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    تعريفات في علم الجينات

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    مجاهد ادريس

    المساهمات : 164
    تاريخ التسجيل : 24/02/2010
    العمر : 27
    الموقع : we.ja2009@hotmail.com

    تعريفات في علم الجينات

    مُساهمة من طرف مجاهد ادريس في الجمعة أبريل 09, 2010 4:11 am

    بعض التعريفات المستخدمة في علم الجينيتك

    Gene: a sequence of nucleotides that represents a functional unit of inheritance; a region of DNA that codes for a product, either RNA or protein.

    Chromosome: a highly ordered structure composed of DNA and proteins that carries the genetic information. In humans, there are 46 chromosomes ordered in pairs.

    Autosome: all chromosomes other than the X and Y chromosomes, which are designated the sex chromosomes.

    Homologous chromosomes or homologs: sister chromosomes, the members of a pair of chromosomes in which one is inherited from the mother and the other from the father.

    Locus: the position of a gene on a chromosome.

    Allele: an alternative form of a gene occupying the same locus. An allele may be the result of a mutation. There is a maximum of two alleles per diploid chromosome complement (one allele per chromosome), but multiple alleles may exist within a population.

    Mutation: a permanent heritable change in the sequence of genomic DNA. This may manifest at both the molecular and cytogenetic levels. Not all mutations are negative events. Many are benign (e.g., blue eye color) and some have positive effects (e.g., sickle cell trait in countries with a significant risk of malaria). Individuals with a constitutional mutation (i.e., a mutation present in every cell of the body) may pass that mutation on to their progeny by germ-line transmission. In some cases, notably cancer, an acquired mutation may arise in a single somatic cell, which then divides mitotically, giving rise to a new clone of cells. The mutation will be limited to this clone and will not be transmitted to progeny of the individual. In rare instances of gonadal mosaicism, a de novo acquired mutation may arise in the gonads, resulting in a mixed population of normal and mutant gametes. Progeny receiving the new mutation may display a phenotype not present in either parent.

    Karyotype: the chromosome constitution of an individual.

    Karyogram: a figure showing the paired chromosomes from a cell
    arrayed in a standard sequence

    Diploid: the presence of two copies of each unique chromosome per cell. In humans, the chromosomes occur in pairs and the diploid (2N) number is 46.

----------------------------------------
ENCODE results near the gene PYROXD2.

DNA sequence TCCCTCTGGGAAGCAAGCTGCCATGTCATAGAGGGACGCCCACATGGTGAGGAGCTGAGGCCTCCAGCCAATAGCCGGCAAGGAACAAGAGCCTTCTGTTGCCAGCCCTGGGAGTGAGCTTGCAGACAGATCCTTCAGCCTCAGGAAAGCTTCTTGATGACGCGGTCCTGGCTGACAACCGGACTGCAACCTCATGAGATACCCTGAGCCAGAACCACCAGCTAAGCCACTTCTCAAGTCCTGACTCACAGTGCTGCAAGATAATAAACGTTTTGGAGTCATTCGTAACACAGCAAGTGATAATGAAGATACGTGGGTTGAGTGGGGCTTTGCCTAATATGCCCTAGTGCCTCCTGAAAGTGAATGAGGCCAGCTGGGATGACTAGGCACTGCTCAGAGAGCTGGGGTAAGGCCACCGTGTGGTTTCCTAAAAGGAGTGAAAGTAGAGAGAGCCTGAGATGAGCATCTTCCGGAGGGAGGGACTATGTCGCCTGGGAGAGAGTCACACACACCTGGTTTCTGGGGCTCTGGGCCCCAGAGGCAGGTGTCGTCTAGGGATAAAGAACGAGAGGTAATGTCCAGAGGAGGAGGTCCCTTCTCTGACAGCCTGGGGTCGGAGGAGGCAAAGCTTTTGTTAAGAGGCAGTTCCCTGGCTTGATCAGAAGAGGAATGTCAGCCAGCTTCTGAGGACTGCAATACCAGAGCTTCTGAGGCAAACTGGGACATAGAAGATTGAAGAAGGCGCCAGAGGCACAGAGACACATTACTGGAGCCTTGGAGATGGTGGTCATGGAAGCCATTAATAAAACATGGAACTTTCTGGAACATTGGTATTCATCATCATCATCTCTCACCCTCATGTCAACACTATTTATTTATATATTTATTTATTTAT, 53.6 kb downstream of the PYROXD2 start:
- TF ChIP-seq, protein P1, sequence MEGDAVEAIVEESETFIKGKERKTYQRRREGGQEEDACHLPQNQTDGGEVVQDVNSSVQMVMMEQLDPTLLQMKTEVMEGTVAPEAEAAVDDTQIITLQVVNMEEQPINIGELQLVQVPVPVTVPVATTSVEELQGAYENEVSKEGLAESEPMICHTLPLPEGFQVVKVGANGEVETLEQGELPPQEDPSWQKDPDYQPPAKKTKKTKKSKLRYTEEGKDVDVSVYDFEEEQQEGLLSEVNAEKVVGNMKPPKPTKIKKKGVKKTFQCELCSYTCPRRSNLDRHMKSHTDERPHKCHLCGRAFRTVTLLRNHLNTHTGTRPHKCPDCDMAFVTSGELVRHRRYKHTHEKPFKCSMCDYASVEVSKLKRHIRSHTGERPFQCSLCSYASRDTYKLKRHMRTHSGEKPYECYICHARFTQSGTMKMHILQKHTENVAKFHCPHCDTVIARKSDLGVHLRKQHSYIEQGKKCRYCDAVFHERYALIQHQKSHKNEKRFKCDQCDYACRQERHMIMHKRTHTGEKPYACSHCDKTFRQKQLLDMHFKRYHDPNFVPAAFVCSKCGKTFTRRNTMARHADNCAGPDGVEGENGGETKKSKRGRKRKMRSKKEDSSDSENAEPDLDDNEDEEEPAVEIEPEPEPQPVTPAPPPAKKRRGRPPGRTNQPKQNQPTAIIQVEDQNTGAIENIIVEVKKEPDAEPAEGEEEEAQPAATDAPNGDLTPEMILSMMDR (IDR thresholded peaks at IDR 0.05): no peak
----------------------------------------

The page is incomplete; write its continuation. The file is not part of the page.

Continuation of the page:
Haploid: one copy of each unique chromosome. In humans, the gametes are haploid (N = 23).

    Homozygous: both alleles at a locus are the same. (In the ABO system, an AA complement represents homozygosity.)

    Heterozygous: the two alleles at a locus are different. (In the ABO system, an AO complement represents heterozygosity.)

    Hemizygous: the presence of only one chromosome or chromosome segment rather than the usual two; applies to males with a single X chromosome.

    Genotype: the genetic constitution of an individual or organism (i.e., what alleles are present). (In the ABO system, AA, AO, BB, BO, AB, and OO are genotypes.)
    Phenotype: the appearance of an individual that results from the interaction of environment and genotype. (In the ABO system, A, B, and O blood types represent the phenotypic expression of the alleles for a given individual.)

    Dominant allele: an allele that is expressed when present in only a single dose (i.e., it ‘dominates' over the other allele present). (In the ABO system, A is dominant over O such that an AO genotype results in an A blood type phenotype. Similarly, the presence of pigment (T) is dominant to the absence of pigment (t) (i.e., albinism), such that Tt results in pigmentation.)

    Recessive allele: in a diploid organism, an allele that is only expressed when homozygous. (In the ABO system, the O blood group is only seen with a OO genotype; O is recessive to A and B. Similarly, albinism (t) is recessive to pigmentation (T), and an albino phenotype only occurs with a tt genotype.)

    Codominant alleles: in a diploid organism, alleles that show no dominance or recessivity to each other but, when present together are both fully expressed. (In the ABO system, A and B are codominant such that an AB genotype expresses both A and B antigens.)

    Independent assortment: random assortment of chromosomes (paternal and maternal) in the gametes; 50:50 chance of inheriting a given chromosome from one parent.

    Linkage: the presence of two or more genes on the same chromosome that tend to be inherited together.

    Crossing over: the physical exchange of genetic material between homologous chromosomes.

    Recombination: the generation of new allelic combinations on chromosomes, usually by crossing over.

    Mitosis: somatic cell division in which the DNA replicates and is evenly distributed to two equal daughter cells.

    Meiosis: cell division in the gonads that produces the gametes. A single DNA replication is followed by two cell divisions which reduces the total DNA content of a cell from 2N to N. Recombination occurs to increase genetic diversity within a population.

    Nondisjunction: failure of chromosomes or chromatids to separate to opposite poles in cell division. Usually results in one too many or one too few chromosomes in a cell.


    Please be advised that all definitions were taken from the Henry's Clinical Diagnosis and Management by Laboratory Methods

      الوقت/التاريخ الآن هو الإثنين يناير 22, 2018 8:57 am